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Publication

Procedural rights observed by the camera

Audiovisual recording of interrogations in the EU

July 16, 2019 - Audio-visual recording

The earliest stages of criminal procedure frequently determine the overall fairness of the proceedings. Key evidence is often obtained during pre-trial interrogations by the police, prosecutors or investigative judges. Yet this is also a moment when the suspect, in particular vulnerable persons and minors, can be exposed to undue compulsion, coercion, mistreatment and even torture, due to the desire by law enforcement to secure a confession.

Given that interrogations take place behind closed doors, there are enormous challenges in determining what happened during an interrogation, when compliance with procedural rules or other human rights during interrogations is questioned. Even with a lawyer present (which is far from being universally the case), disputes about what occurred may result in conflicting versions of events, with no objective record. This may result in delayed trials or prosecutions, unfair convictions and serious human rights abuses remaining unexposed. Is audiovisual recording an effective way of overcoming this problem?

On this page, you can find a number publications and materials that were produced as part of the project “Procedural rights observed by the camera – Audiovisual recording of interrogations in the EU (ProCam)”, coordinated by the Hungarian Helsinki Committee and further implemented by project partners Antigone (Italy), Fair Trials (conducting research in France), Human Rights House Zagreb (Croatia), League for Human Rights (Czech Republic).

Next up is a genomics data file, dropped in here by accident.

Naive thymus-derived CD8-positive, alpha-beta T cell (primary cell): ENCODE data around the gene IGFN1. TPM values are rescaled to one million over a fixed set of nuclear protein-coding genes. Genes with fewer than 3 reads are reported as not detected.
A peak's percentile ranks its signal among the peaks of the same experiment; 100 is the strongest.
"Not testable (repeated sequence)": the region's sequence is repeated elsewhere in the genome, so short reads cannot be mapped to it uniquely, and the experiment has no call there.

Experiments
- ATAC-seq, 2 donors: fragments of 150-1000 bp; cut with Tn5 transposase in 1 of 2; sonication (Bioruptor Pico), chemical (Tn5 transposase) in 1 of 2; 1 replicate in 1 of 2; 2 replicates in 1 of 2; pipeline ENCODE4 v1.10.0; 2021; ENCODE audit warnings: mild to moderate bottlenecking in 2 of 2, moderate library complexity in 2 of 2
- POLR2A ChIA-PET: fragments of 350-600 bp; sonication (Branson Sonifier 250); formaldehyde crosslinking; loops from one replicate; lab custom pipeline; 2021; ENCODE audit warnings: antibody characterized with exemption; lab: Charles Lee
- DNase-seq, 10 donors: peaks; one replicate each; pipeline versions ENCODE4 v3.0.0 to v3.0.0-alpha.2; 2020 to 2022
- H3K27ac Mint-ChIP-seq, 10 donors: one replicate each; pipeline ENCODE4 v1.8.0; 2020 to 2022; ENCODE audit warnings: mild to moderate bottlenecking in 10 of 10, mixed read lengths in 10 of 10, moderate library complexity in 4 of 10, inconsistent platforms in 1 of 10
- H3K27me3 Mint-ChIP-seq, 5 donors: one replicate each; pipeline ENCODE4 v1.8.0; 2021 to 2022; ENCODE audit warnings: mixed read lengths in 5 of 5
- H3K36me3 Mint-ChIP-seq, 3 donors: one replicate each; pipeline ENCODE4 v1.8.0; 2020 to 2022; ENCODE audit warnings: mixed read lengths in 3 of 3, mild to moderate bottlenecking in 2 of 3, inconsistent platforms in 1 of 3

As part of the project, Fair Trials conducted research on the use of audiovisual recording of interrogations of suspects in criminal proceedings in France. The country report on France gives a brief introduction to the project and French criminal justice system, sets out the legal framework on audiovisual recording in the country and analyses the limited available statistical data, as well as analyses the information drawn from interviews with stakeholders regarding the practice, and gives some recommendations. Read the country report on France in English here and in French here.

We also conducted international desk research to give an overview of the legislation and practices pertaining to audiovisual recording across the EU and beyond. Read the international desk report here.

 

The Hungarian Helsinki Committee produced a comparative report that discusses the basic principles and jurisprudence governing the legislation on audiovisual recording of interrogations and compares five jurisdictions of the European Union – Hungary, France, Italy, Croatia and the Czech Republic. You can read the Hungarian Helsinki Committee’s comparative report here. Our partners’ reports on Hungary, Italy, Croatia and the Czech Republic will be available soon.

In addition, a meeting report from an experience-sharing event that we organised together with the Hungarian Helsinki Committee in November 2018 in Paris is available here. You can read more about the meeting in our news piece here.

 

This project was funded by the European Union’s Justice Programme (2014–2020). The content of the publications represents the views of the authors only and is their sole responsibility. The European Commission does not accept any responsibility for use that may be made of the information it contains.

If you are a journalist interested in this story, please telephone Fair Trials’ press department on +44 (0) 20 7822 2370 or +32 (0) 2 360 04 71.

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